Two Glasgow elementary schools were asked by the Glasgow Board of Education on Monday night to report on what they were doing to improve their CATS scores.

Highland Elementary showed significant gaps between males and females in the areas of social studies, math, reading, arts and humanities, and writing.

“Our males outperformed our females significantly (in those areas),” said Kelly Oliver, principal, who could not explain the phenomenon. “In most cases where there is a gap in gender, you are going to see females outperforming males.”

And that was the case for Highland two years ago, but now it has reversed.

“Some of the things we did to address that was we initiated more competitive games, AR (accelerated reader), we gave more incentives and we know that boys like competition and we fed into that whole gender stuff,” she said.

Highland also had Chad Muhlenkamp teaching fifth grade reading.

“He introduced a lot of male-type adolescent literature and I also think introduction of technology into the classroom was no small factor,” Oliver said. “Boys are visual learners. Studies show that and I know that technology kind of feeds into it.”

Even though the school has a gender gap in its tests scores, she was quick to say that all students are doing well. The gender gap is something Oliver said she and her staff intend to keep their eyes on to make sure they are working as hard as they can to get all of their students where they need to be.

Applying more of a focus on writing instruction is one thing they are doing to try to close the gaps.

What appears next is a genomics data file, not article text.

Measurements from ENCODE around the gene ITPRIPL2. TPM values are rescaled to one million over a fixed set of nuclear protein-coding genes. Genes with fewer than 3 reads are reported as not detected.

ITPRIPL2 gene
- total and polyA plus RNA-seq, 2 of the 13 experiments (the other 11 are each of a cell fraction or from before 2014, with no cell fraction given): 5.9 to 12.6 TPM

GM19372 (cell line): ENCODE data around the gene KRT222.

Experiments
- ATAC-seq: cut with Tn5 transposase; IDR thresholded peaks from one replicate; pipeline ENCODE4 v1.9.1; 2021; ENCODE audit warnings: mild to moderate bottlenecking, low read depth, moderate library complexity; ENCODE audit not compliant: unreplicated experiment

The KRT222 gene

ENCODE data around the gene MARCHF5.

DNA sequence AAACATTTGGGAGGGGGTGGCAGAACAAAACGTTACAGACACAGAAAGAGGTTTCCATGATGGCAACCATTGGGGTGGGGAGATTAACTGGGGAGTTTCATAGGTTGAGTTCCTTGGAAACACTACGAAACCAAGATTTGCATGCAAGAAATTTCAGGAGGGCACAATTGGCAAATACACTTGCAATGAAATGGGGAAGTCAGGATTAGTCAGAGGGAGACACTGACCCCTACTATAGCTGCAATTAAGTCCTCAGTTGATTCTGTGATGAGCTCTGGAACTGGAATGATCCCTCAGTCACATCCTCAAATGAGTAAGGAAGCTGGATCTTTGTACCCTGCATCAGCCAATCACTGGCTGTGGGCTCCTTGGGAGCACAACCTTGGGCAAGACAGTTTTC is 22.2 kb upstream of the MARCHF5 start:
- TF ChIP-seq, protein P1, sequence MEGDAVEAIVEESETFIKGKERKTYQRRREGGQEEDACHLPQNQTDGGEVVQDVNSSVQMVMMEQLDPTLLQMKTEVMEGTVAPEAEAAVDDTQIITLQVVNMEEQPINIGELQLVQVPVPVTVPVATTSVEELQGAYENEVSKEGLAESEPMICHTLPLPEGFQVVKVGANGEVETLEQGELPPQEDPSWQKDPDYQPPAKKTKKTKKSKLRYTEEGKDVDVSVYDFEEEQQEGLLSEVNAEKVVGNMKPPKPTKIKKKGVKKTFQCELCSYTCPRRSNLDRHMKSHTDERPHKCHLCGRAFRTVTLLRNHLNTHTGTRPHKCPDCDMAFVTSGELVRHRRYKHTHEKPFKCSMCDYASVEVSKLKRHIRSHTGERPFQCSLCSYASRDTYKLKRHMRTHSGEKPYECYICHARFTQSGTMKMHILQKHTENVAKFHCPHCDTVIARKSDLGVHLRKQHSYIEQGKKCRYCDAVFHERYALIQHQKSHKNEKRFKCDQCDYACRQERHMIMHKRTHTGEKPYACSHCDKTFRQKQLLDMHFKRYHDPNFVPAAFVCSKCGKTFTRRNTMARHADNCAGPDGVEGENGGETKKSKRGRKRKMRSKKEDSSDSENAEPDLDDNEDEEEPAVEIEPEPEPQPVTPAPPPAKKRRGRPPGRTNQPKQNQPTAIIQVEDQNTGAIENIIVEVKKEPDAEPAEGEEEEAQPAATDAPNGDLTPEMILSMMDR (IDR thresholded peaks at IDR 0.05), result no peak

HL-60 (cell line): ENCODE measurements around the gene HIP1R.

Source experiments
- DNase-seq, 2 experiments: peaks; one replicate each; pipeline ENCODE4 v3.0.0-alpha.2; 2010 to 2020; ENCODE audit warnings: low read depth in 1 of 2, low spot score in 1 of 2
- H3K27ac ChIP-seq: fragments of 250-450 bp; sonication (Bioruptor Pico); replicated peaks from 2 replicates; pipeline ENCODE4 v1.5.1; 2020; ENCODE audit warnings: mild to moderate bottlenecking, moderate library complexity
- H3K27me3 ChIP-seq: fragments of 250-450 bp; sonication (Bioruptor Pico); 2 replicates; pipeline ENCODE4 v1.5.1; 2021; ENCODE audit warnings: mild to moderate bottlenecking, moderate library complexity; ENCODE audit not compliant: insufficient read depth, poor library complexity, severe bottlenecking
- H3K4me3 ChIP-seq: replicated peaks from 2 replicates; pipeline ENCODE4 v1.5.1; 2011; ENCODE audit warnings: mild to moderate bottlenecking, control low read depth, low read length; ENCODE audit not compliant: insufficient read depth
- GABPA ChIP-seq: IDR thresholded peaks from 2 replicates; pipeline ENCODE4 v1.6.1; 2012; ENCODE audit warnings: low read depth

“We know what is good for a targeted group is usually good for all,” she said. “So, in every content area on a regular basis we are providing that intense writing instruction and it is unified throughout the building so we know that what is happening in kindergarten meets first, second and on up through fifth.”

South Green Elementary, on the other hand, showed significant gaps in students with disabilities versus students with non-disabilities in the subject area of math.

“It’s an area that we’ve been working on for several years. We did significant improvements, but we still got a ways to go,” said Bill Philbeck, principal.

One reason for the gap is an increasing number of students who fall into those categories. Another reason is the school is struggling to meet the needs of all students who fall into those categories.

Philbeck explained that South Green may have one student with a specific disability.

“So you are having to gear a completely separate individualized program for a child with that disability and it puts a strain on our resources,” he said. “It’s very tough. We’ve seen improvements. Our school’s scores are actually better than what they have been, but it’s just not where we need them to be.”

To improve those areas, Philbeck is making sure his staff is spending more one-on-one time with the students and works more closely with parents.

Bill Sadler, school board member, commended both schools on a job well done.

“Both schools are tremendous. I couldn’t be prouder of them. They are doing a tremendous job,” he said.

He also commented on Highland’s gap between males and females.

Having such a gap that is opposite of what other schools across the state are facing is going to be difficult for Highland, he said, because the school’s staff isn’t going to have very many people they can go to ask for assistance in closing that type of gap.


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